Development work is in a different category and can and usually does have a much higher success level. The successful R&D manager must ensure that the long-term pipe dreams do not throttle the payback from development work. To do this on a quantitative forecast of costs and benefits requires more perspiration than inspiration. The skill is to identify the high risk, make or break components of a project and to tackle them first so that the project can be aborted at an early stage if these critical steps cannot be achieved. This is analogous to the selection of a share portfolio in an investment company where invariably it is recommended that one spreads the risk over a range of shares from high risk to low risk on a roundabouts and swings basis. This is relatively easy to do on the basis of dividend yields, earnings per share and beta values.

Although the uncertainties are much greater in R&D projects, a similar analysis can be done using rigorous conceptual analyses with definition of critical experiments, critical path planning and probability based cost/benefit evaluation. This can be computerized for regular updating and review. The vital feature of this discipline is that, like a share portfolio, one can get rid of a non-performer and replace it with a new selection or expand activities on a more promising option. If one works through the mathematics this regular revision very much improves the overall portfolio probability of success and a predicted ROI for the whole portfolio. Another important consideration is that the ‘Research and Evaluation Team’ must comprise far more than a group of creative research boffins.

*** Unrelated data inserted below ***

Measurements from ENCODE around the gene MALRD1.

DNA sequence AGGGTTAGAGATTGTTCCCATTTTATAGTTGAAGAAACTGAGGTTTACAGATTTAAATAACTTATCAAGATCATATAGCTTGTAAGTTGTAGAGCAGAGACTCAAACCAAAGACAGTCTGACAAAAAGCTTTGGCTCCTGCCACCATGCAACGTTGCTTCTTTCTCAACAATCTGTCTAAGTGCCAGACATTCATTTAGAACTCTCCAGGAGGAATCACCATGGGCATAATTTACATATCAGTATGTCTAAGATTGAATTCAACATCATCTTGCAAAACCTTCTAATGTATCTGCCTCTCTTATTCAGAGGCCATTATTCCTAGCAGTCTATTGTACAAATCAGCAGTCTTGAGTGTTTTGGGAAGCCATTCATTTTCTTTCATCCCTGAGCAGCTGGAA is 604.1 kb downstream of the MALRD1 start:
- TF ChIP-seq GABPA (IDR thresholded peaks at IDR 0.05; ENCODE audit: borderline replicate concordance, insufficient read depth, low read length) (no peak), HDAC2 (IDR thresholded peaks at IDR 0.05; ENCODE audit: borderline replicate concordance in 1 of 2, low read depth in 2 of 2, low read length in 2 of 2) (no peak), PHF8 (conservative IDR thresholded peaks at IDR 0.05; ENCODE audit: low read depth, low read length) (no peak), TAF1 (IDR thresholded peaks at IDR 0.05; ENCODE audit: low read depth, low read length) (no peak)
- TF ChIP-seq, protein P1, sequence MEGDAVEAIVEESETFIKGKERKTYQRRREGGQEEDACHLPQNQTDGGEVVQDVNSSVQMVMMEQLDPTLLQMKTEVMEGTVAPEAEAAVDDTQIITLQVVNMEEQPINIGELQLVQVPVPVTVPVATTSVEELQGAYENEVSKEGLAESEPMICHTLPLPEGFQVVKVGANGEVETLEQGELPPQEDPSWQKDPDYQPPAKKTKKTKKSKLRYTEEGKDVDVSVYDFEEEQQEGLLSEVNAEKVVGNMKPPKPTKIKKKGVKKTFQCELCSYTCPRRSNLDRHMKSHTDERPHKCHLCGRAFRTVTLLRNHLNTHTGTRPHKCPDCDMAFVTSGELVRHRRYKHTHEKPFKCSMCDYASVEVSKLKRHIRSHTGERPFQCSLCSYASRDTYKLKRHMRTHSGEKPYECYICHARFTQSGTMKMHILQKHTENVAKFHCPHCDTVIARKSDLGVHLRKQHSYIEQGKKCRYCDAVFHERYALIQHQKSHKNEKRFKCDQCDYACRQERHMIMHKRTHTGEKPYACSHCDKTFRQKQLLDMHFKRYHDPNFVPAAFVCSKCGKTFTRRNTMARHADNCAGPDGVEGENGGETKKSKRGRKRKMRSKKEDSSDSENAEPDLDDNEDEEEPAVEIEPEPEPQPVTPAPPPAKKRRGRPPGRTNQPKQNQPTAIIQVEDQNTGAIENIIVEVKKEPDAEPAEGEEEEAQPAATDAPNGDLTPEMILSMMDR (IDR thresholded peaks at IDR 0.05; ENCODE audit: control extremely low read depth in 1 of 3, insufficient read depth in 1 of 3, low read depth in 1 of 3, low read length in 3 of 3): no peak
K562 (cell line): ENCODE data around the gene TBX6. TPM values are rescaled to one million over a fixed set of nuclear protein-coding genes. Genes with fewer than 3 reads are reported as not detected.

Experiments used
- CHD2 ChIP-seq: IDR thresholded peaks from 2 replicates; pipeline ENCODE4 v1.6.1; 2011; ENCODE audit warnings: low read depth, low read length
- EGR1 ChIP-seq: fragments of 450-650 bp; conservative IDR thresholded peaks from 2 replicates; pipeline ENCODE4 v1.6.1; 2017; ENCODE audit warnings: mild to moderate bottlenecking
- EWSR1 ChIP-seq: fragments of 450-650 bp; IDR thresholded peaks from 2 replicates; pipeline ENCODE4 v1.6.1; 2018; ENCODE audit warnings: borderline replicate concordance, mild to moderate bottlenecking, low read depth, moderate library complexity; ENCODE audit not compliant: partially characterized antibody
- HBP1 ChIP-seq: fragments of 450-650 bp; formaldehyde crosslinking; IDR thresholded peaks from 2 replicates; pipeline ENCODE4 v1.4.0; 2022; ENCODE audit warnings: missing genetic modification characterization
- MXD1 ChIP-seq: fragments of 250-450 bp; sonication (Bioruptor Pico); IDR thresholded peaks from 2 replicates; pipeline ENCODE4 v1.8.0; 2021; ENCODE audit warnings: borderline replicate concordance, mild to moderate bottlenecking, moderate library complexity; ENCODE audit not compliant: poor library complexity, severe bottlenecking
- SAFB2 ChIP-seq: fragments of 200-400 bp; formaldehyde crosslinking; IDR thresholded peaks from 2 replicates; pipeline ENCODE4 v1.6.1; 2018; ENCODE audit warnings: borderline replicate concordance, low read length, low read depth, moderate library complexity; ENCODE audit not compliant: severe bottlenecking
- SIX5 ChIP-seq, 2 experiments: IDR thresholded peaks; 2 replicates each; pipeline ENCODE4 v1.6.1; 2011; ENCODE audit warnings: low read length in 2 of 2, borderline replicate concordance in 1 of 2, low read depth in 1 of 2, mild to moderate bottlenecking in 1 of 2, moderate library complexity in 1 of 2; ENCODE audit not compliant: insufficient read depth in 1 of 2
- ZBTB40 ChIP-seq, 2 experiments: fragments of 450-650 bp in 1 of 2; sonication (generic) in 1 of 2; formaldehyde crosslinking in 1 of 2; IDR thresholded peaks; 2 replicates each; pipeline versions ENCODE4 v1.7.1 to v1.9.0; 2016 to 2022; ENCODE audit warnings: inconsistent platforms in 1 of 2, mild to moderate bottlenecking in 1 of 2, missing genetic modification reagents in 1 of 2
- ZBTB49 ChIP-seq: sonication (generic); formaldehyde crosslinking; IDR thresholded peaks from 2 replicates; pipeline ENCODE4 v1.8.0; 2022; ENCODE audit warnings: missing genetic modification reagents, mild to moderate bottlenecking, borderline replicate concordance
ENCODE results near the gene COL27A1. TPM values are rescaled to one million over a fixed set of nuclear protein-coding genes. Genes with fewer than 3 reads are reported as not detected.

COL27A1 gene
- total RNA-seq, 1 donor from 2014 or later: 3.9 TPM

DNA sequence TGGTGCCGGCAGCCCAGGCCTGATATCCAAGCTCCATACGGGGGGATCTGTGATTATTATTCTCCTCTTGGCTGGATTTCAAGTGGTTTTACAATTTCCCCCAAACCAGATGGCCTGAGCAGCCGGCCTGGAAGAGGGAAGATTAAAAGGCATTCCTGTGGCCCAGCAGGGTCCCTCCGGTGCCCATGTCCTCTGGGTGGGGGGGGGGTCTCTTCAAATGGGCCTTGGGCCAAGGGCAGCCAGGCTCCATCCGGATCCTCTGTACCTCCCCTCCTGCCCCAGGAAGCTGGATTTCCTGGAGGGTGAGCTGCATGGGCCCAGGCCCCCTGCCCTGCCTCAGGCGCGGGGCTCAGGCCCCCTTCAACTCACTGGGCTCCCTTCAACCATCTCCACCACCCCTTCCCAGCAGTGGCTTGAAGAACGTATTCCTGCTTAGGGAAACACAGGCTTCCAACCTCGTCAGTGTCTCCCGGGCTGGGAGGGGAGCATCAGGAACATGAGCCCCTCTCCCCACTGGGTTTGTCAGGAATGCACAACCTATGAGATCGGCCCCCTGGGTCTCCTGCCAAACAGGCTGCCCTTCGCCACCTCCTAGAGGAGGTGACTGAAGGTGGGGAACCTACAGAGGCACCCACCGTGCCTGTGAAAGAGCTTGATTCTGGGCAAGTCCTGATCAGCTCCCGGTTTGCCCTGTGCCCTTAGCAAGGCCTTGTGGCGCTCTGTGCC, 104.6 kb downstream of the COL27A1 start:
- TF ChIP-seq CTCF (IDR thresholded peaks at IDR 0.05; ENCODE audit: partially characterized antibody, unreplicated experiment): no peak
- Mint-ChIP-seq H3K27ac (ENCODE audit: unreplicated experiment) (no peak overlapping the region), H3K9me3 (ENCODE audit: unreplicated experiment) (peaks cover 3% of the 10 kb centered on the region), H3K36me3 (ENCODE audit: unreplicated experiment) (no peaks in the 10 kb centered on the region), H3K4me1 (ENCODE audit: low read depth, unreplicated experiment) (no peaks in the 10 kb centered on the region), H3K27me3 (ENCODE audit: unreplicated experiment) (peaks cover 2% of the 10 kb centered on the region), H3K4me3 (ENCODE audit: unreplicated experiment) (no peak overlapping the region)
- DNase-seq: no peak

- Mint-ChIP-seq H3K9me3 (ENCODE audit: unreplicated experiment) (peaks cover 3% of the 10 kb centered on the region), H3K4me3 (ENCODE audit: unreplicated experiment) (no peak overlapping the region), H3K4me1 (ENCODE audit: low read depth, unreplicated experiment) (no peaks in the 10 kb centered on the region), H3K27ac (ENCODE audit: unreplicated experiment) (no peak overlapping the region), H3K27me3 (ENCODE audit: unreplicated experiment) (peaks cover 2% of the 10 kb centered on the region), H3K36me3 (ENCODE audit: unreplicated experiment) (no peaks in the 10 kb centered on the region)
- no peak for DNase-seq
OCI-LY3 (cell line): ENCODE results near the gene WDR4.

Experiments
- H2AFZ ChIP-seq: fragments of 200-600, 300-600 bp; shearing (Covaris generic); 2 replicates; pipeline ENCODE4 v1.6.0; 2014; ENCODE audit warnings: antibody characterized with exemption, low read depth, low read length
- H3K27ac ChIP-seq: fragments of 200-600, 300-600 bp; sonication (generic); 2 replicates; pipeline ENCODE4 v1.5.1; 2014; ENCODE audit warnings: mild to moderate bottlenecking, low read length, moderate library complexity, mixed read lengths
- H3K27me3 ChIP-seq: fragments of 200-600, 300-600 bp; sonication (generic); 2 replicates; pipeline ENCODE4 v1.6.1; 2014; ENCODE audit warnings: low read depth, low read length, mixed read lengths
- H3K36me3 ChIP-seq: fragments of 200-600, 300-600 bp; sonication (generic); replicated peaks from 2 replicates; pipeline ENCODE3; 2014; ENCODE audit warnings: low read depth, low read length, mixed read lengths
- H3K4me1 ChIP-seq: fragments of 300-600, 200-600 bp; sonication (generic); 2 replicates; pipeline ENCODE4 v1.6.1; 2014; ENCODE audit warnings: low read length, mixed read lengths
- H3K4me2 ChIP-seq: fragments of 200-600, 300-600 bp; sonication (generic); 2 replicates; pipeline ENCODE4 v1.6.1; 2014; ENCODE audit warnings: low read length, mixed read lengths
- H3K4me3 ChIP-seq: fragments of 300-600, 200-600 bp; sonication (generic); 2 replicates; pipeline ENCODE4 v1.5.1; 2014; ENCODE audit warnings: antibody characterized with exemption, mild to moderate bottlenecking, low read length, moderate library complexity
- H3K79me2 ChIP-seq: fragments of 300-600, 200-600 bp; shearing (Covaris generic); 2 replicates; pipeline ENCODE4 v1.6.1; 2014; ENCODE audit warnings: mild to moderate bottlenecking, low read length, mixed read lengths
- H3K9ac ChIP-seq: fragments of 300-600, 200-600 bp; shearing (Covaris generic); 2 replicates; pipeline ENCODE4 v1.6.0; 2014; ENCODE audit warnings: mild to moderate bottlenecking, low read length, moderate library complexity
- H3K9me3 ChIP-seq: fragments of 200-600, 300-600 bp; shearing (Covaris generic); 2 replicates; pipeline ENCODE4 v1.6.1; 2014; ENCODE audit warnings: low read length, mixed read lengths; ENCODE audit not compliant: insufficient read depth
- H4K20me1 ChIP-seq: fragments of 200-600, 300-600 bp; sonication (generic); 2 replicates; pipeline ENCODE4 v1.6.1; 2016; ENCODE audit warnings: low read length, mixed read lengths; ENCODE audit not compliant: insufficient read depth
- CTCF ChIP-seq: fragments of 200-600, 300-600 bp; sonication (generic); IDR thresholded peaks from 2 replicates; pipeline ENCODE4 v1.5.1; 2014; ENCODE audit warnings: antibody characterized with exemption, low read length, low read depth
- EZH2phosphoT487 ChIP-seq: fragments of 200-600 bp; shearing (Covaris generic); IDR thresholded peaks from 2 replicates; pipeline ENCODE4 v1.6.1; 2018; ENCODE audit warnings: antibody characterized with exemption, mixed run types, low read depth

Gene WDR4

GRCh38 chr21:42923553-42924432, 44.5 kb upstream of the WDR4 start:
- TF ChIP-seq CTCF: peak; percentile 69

It must comprise hard-headed pragmatists who can distinguish competence from wishful thinking and experience in feasibility and cost evaluations. One needs contact specialists with customers and markets and competitors. There are not many commercial organizations in South Africa who can afford the luxury of a multi-component R&D portfolio as I have suggested, not even in our once mighty mining industry. This probably explains the prevalence of the ‘focus’ approach of selecting one or two potential winners and concentrating all effort on them.

The inevitable statistical failures explain why there are so few innovative research laboratories in private industry. In a research backwater there is an alternative approach, which is to promote government-based research organizations that have the staff and facilities to maintain a worthwhile portfolio of long-range research projects. This also implies support of university groups. In a previous Journal Comment, I suggested an approach in which industry can become stakeholders in such a portfolio and in this way we can become a global player in scientific research activities. I believe that it is important that we seriously move in this direction. We have more than a few globally important resources where there are exciting research portfolio challenges and where we are only scratching the surface.

These are enviously regarded by many others, not only to ensure a supply of basic commodities at low added value prices but also to maintain a high level of further processing capabilities for their own advanced employment opportunities. This is perhaps just another form of global colonization, not politically nor geographically but in terms of technology sophistication. Although small in terms of research capability, we must work cooperatively with all our facilities, private and government, to match this sophistication. I often wonder whether the preoccupation with developing individual ‘scientific entrepreneurs’ should not be second to enhancing excellence in multi-specialist teams allocated to national portfolio activities.
R.E. Robinson  October 2006